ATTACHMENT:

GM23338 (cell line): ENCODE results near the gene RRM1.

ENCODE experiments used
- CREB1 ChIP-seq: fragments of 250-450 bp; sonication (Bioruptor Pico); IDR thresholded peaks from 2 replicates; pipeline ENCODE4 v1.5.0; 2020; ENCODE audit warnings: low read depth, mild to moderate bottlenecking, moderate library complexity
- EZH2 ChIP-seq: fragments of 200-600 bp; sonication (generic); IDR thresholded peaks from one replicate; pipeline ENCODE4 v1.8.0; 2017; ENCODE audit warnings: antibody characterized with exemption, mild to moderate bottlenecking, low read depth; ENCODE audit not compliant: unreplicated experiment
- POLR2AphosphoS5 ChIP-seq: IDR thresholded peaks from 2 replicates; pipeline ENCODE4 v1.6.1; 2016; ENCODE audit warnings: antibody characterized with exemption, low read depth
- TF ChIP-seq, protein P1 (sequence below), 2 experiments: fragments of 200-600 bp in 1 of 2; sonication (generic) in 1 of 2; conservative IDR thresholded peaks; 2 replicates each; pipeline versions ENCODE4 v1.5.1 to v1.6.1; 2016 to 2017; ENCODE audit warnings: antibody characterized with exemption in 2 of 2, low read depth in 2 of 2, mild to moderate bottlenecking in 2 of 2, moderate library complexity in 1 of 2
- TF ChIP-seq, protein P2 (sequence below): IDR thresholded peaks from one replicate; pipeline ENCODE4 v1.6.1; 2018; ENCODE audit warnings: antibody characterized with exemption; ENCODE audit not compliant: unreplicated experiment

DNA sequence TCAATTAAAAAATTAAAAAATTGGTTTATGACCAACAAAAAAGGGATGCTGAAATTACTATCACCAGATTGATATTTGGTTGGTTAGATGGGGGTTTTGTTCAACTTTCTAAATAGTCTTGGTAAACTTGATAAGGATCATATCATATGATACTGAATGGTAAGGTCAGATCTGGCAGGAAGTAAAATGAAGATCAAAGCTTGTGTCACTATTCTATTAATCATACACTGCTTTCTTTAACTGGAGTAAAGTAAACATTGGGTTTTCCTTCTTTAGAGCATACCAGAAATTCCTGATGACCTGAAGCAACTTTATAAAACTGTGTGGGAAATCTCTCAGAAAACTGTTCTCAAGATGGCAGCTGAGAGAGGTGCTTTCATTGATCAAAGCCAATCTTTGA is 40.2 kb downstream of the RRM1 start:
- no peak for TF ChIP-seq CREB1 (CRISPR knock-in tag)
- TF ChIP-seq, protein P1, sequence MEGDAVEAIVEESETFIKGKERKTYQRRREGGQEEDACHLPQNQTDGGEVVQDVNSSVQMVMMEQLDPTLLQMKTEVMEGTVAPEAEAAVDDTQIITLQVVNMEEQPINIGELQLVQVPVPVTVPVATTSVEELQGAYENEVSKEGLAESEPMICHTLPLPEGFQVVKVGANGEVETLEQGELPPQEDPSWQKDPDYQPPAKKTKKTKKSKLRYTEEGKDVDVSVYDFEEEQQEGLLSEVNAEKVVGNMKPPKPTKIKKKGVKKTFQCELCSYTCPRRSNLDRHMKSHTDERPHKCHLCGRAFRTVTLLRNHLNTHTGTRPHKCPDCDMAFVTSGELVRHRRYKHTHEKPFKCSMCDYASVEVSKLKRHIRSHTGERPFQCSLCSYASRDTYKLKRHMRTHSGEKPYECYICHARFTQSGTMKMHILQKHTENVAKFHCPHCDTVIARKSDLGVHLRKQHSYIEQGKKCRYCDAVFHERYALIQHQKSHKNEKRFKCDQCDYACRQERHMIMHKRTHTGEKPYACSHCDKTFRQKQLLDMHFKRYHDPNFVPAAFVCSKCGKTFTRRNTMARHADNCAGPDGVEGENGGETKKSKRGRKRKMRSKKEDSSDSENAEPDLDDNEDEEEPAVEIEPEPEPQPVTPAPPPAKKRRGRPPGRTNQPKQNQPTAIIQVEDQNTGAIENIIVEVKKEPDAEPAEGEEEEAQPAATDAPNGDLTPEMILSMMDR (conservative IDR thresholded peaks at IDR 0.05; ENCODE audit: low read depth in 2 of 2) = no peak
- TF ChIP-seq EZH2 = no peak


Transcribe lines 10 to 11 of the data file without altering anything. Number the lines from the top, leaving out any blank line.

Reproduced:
- TF ChIP-seq, protein P1, sequence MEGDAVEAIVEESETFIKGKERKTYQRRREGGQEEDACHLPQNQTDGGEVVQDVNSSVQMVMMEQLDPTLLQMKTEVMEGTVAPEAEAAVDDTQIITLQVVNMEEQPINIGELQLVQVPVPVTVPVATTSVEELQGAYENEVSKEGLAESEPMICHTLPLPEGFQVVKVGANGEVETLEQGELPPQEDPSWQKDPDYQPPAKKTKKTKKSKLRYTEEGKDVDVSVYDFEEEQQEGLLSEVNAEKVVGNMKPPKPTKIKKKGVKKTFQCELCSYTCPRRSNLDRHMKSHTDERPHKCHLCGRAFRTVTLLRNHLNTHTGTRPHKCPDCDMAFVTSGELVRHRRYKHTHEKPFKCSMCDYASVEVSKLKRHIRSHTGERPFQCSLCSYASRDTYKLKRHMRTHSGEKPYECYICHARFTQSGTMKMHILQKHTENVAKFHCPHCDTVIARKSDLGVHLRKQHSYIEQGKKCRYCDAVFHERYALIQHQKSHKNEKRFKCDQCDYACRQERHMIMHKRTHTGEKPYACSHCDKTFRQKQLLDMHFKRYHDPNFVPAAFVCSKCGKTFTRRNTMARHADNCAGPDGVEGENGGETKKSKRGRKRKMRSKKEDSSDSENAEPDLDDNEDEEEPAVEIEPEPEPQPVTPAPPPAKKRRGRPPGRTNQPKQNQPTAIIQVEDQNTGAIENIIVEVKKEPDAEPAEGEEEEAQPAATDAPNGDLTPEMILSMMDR (conservative IDR thresholded peaks at IDR 0.05; ENCODE audit: low read depth in 2 of 2) = no peak
- TF ChIP-seq EZH2 = no peak